following a stint on a local newspaper in Rhyl, he joined North Wales Police as a Special and then a Regular, in 2008. Stints as a PC in response teams around Llandudno and Rhyl and as part of a prisoner interview team brought home the reality and he was sometimes singled out by a small minority because of his ethnicity. “I have been called all sorts by

individuals and all kinds of racist terms. Although I never, ever tolerated this, I came to expect, and anticipate, the abuse,” said Nick. “The worst incident involved one individual who was suspected of arson. As soon as I walked into the room, he used the ‘N-word’ again and again. It must have happened 50 times, and it was shocking for me personally. I felt less than sub-human. I was also shaken and angry. Fortunately, my colleagues and supervisors really supported me. They were all fantastic and were a real source of strength.” Nick is especially complimentary

about his Force’s attitude towards racism and says he has never suffered from discrimination from colleagues. He is encouraged that there is a public conversation about racism currently and believes society has come a long way since the brutal murder of Stephen Lawrence, though he says there is more to do to educate those who still think racist behaviour is acceptable. He added: “It was always my ambition to help change things for the better, even in my own small way. I would recommend [policing] to anybody with a BAME background.

Anyhow, I’ve never classed myself as a BAME police officer. I am a police officer.”

Tense relationship June Durant joined the Metropolitan Police at 35, after a successful career in telesales and IT

recruitment and deciding she needed a change. “I never dreamt they’d

actually take a black woman over 30. The day I got the call to accept me into the Force I’d come back from my three-month prenatal scan. They told me I couldn’t do it if I was pregnant – I told them that I’d have my baby and join, and they couldn’t stop me. Ultimately, I ended up having the most arrests among both the probationers and the officers – with a baby!” The challenges didn’t

June Durant

stop when June moved from being a probationer to a full-time officer, and she has often felt a tension between her identity as a police officer and as a black woman: “On one hand, you have the black community and then policing, and the relationship between those two has always been acrimonious. The black community has historically been over-policed and, when you walk into the police as a black person, you have this in your mind. You’re aware that they don’t have the most positive perception of your community.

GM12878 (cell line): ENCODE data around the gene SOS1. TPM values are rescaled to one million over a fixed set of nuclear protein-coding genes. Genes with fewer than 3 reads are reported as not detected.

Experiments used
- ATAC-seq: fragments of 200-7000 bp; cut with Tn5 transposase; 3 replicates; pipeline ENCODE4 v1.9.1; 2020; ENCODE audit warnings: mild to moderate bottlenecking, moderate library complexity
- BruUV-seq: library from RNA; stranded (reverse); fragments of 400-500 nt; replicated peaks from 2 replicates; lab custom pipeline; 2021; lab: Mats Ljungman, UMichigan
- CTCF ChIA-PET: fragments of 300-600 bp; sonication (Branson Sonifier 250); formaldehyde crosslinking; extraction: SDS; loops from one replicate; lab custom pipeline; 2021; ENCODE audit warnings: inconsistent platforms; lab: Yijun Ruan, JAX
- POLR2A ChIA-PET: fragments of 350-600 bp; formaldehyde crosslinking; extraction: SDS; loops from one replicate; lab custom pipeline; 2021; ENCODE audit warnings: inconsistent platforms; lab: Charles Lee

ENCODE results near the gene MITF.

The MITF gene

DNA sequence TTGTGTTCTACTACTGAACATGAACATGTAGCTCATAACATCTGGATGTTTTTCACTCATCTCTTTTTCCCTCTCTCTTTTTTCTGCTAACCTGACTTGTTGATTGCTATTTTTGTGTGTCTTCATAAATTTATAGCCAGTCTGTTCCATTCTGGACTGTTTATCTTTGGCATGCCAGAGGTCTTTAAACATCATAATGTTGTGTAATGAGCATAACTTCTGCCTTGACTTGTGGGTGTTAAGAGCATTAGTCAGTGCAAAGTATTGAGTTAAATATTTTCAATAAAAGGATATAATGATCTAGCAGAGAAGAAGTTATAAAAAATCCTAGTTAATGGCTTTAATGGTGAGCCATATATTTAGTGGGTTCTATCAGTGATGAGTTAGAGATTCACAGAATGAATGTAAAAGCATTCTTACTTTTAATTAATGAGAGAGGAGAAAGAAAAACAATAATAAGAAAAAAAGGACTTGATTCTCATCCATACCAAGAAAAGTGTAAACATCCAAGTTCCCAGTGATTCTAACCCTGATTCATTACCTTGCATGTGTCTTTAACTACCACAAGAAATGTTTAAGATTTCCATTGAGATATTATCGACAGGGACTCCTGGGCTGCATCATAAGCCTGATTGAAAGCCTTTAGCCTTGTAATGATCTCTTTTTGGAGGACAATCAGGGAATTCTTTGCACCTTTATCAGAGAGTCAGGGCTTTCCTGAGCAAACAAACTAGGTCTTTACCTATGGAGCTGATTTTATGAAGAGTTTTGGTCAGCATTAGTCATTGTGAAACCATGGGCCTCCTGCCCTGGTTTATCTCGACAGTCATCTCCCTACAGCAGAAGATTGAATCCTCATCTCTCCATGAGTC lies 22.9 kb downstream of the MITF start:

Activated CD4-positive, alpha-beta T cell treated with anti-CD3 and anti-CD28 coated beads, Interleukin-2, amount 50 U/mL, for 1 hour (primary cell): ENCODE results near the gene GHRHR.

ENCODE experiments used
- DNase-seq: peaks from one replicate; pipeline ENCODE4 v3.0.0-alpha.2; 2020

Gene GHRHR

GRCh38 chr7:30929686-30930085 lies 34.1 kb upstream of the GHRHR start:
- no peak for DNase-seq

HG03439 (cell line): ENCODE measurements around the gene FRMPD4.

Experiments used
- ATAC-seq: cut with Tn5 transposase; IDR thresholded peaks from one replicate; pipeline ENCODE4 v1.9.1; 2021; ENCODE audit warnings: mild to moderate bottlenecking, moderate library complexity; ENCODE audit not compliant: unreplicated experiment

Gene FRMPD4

“I’ve had colleagues accuse me of being loud and aggressive - typical stereotypes of black people that get used against us. And I’ve also had other black people ask me why I’m doing this job given the historical relationship between the police and black people.” June is Hate Crime Co-ordinator

Nick Ellis

for Haringey and Enfield and enjoys the satisfaction that comes from working hard for victims of crime. “I remember putting in long hours for a woman who

had been racially abused and attacked and she’d given up all hope of justice. I managed to take the case to court with the help of my team, which was mostly Special Constables and probationers. Once the court case was over, she gave me a hug I’ll never ever forget – it was so tight and so genuine and expressed her thanks in a way words never could,” she said. The death of George Floyd in the

United States and the subsequent Black Lives Matter protests have “shone a light” onto marginalised communities and their relationship with the police, added June. “Pretending that I don’t look

different dilutes my worth and the worth of the organisation. Black police officers, and black female police officers, are part of what makes policing great. I took a leap of faith for my community into an organisation that had a lot of assumptions about me. I know what kind of police officer I want to be, and I know what kind of officer I am.”


Page 1  |  Page 2  |  Page 3  |  Page 4  |  Page 5  |  Page 6  |  Page 7  |  Page 8  |  Page 9  |  Page 10  |  Page 11  |  Page 12  |  Page 13  |  Page 14  |  Page 15  |  Page 16  |  Page 17  |  Page 18  |  Page 19  |  Page 20  |  Page 21  |  Page 22  |  Page 23  |  Page 24  |  Page 25  |  Page 26  |  Page 27  |  Page 28  |  Page 29  |  Page 30  |  Page 31  |  Page 32  |  Page 33  |  Page 34  |  Page 35  |  Page 36